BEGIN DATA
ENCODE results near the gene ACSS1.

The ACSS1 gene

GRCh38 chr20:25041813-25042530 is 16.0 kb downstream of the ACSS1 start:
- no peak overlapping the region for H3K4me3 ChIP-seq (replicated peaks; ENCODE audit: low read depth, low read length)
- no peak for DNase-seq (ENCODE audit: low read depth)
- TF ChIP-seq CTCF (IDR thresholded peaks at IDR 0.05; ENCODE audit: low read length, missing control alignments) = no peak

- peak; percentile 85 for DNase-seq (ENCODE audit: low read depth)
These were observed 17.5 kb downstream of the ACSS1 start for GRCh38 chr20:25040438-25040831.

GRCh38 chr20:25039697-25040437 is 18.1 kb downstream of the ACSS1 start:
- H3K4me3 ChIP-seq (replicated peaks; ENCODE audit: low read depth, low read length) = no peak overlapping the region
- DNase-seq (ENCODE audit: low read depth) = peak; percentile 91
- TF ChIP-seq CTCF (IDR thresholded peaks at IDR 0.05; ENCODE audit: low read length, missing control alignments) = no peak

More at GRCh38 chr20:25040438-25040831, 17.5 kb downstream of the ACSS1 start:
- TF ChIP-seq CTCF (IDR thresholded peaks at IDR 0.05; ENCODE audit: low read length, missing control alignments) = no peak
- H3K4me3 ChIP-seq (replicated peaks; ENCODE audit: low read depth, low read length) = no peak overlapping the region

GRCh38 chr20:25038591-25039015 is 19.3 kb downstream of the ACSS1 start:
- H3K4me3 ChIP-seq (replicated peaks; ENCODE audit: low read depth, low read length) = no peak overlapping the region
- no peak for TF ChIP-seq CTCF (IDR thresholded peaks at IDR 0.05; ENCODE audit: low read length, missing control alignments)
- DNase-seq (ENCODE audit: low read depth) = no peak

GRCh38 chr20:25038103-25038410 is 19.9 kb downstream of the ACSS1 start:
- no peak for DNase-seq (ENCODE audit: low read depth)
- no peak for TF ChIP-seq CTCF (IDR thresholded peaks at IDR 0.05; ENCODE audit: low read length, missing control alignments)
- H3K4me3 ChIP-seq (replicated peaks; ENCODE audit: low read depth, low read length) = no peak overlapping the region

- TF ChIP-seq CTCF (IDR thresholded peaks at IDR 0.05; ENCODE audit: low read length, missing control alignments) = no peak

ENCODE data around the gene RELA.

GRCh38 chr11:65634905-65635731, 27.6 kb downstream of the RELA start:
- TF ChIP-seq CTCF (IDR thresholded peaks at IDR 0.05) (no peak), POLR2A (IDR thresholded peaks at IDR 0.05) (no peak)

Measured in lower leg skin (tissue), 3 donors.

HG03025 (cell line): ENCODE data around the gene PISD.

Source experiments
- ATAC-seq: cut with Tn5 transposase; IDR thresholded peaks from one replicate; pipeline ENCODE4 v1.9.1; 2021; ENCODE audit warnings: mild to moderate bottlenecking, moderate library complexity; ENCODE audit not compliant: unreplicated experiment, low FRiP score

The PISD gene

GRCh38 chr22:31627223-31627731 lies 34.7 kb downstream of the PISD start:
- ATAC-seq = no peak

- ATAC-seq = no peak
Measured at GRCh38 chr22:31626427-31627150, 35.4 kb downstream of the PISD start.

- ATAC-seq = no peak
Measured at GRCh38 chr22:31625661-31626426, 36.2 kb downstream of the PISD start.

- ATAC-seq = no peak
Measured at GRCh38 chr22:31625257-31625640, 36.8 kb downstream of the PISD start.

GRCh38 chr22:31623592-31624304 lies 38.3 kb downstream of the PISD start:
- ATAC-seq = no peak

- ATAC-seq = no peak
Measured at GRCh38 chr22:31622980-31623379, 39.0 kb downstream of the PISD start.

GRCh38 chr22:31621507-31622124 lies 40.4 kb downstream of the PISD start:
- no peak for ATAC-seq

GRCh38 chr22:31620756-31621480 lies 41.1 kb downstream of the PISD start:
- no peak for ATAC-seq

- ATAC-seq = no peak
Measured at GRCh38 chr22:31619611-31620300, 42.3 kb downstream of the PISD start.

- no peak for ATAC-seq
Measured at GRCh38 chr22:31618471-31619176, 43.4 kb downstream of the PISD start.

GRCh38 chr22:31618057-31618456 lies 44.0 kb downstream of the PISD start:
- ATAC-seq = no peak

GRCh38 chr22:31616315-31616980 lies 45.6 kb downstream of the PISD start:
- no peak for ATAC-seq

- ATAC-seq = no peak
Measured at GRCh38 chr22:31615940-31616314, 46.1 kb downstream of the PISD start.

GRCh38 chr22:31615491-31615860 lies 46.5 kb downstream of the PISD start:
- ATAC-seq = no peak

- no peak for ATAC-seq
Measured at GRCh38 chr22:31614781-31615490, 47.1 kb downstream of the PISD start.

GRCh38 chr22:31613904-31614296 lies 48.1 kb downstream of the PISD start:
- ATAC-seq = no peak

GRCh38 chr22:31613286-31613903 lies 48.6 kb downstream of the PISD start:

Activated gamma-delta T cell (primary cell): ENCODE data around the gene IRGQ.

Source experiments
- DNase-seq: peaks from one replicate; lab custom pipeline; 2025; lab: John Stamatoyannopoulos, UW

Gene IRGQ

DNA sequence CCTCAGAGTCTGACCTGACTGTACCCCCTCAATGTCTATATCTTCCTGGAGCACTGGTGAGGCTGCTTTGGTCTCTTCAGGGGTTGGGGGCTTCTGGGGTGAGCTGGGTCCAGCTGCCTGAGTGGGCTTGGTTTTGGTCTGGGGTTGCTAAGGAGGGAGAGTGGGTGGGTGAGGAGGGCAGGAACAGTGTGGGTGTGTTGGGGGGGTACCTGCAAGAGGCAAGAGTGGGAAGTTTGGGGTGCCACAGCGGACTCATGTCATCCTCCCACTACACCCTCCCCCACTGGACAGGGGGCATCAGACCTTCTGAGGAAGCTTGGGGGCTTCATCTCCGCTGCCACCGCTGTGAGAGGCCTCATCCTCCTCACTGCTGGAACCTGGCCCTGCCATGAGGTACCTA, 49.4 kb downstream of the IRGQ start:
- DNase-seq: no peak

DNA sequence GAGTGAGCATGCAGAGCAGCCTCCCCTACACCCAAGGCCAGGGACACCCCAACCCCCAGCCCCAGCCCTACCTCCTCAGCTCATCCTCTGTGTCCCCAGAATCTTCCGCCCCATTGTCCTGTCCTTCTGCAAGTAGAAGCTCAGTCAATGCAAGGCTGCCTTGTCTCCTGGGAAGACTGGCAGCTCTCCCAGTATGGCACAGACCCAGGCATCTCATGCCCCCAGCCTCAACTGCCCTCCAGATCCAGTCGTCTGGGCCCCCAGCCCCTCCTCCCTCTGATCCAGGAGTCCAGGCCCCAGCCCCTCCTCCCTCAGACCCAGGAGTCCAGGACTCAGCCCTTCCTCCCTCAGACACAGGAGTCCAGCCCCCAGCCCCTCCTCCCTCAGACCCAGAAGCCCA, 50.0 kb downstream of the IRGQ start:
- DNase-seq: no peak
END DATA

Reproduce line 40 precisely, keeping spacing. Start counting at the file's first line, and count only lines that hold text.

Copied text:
Measured at GRCh38 chr22:31625257-31625640, 36.8 kb downstream of the PISD start.